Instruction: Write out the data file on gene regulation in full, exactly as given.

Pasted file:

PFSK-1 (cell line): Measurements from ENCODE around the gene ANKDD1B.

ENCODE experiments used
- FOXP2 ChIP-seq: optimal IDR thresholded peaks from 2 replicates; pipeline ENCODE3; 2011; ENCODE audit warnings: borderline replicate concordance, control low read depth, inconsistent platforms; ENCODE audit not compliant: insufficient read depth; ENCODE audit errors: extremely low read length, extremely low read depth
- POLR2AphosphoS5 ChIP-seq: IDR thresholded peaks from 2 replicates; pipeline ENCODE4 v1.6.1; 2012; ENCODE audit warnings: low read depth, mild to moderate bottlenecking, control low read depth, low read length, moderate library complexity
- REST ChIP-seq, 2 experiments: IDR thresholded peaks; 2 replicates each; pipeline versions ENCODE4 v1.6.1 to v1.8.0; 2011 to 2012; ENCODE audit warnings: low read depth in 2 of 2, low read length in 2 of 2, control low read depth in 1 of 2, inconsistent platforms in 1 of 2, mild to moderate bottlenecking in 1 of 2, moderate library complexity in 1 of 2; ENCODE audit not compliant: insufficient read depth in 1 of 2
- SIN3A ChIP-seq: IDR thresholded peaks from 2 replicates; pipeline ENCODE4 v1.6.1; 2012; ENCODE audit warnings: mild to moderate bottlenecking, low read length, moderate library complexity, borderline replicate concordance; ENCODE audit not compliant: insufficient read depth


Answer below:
PFSK-1 (cell line): Measurements from ENCODE around the gene ANKDD1B.

ENCODE experiments used
- FOXP2 ChIP-seq: optimal IDR thresholded peaks from 2 replicates; pipeline ENCODE3; 2011; ENCODE audit warnings: borderline replicate concordance, control low read depth, inconsistent platforms; ENCODE audit not compliant: insufficient read depth; ENCODE audit errors: extremely low read length, extremely low read depth
- POLR2AphosphoS5 ChIP-seq: IDR thresholded peaks from 2 replicates; pipeline ENCODE4 v1.6.1; 2012; ENCODE audit warnings: low read depth, mild to moderate bottlenecking, control low read depth, low read length, moderate library complexity
- REST ChIP-seq, 2 experiments: IDR thresholded peaks; 2 replicates each; pipeline versions ENCODE4 v1.6.1 to v1.8.0; 2011 to 2012; ENCODE audit warnings: low read depth in 2 of 2, low read length in 2 of 2, control low read depth in 1 of 2, inconsistent platforms in 1 of 2, mild to moderate bottlenecking in 1 of 2, moderate library complexity in 1 of 2; ENCODE audit not compliant: insufficient read depth in 1 of 2
- SIN3A ChIP-seq: IDR thresholded peaks from 2 replicates; pipeline ENCODE4 v1.6.1; 2012; ENCODE audit warnings: mild to moderate bottlenecking, low read length, moderate library complexity, borderline replicate concordance; ENCODE audit not compliant: insufficient read depth